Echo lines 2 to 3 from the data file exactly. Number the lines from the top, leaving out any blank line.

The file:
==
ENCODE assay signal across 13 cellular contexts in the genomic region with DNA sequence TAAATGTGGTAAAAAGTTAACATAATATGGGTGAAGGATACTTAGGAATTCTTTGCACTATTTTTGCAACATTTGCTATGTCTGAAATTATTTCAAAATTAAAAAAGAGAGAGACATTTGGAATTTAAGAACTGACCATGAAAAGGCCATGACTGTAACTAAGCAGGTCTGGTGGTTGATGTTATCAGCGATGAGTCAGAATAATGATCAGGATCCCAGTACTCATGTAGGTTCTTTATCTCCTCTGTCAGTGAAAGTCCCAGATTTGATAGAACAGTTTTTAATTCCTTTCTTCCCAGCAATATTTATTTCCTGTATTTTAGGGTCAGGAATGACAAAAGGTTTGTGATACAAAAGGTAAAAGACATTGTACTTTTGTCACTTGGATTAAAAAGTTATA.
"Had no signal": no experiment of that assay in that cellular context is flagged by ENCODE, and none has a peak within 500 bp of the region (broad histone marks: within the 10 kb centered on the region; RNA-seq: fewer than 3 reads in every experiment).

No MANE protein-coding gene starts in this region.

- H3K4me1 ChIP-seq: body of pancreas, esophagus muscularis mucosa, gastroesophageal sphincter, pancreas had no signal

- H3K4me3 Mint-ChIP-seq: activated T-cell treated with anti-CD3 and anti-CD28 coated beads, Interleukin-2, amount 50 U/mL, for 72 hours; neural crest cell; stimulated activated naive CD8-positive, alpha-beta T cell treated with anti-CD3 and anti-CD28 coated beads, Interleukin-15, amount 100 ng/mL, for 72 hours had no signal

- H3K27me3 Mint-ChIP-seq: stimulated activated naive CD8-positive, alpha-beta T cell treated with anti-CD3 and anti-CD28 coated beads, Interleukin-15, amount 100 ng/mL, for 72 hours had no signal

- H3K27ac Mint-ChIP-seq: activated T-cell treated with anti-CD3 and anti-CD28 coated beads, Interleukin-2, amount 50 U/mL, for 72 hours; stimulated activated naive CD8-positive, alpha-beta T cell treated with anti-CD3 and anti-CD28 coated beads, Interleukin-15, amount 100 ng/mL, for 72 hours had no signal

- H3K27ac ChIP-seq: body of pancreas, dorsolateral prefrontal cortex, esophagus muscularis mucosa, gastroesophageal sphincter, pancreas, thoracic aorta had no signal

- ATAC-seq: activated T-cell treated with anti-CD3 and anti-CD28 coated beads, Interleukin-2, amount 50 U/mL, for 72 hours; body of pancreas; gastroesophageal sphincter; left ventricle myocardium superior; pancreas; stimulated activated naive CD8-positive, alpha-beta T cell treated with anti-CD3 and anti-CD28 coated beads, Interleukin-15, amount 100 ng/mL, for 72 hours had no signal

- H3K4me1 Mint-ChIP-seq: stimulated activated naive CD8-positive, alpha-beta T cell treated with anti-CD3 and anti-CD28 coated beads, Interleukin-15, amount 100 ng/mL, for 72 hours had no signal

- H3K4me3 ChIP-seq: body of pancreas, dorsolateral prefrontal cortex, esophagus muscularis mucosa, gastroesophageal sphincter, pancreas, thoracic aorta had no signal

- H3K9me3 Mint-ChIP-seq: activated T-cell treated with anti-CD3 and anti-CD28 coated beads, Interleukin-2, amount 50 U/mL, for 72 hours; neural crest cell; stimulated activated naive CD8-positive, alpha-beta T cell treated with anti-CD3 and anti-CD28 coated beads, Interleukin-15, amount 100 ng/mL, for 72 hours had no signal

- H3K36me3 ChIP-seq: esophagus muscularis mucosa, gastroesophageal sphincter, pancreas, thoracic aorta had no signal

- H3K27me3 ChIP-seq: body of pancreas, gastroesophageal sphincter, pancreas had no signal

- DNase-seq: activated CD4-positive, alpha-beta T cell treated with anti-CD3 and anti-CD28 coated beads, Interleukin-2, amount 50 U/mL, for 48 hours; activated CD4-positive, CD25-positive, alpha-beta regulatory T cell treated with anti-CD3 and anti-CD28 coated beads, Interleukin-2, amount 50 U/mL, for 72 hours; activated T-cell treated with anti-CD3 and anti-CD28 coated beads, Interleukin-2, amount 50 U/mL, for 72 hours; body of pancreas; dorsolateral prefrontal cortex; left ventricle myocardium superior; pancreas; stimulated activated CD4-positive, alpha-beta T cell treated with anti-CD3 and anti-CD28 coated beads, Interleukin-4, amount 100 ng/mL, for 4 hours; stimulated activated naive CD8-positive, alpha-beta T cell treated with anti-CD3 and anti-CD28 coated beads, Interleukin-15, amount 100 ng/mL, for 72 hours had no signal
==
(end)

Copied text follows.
"Had no signal": no experiment of that assay in that cellular context is flagged by ENCODE, and none has a peak within 500 bp of the region (broad histone marks: within the 10 kb centered on the region; RNA-seq: fewer than 3 reads in every experiment).

No MANE protein-coding gene starts in this region.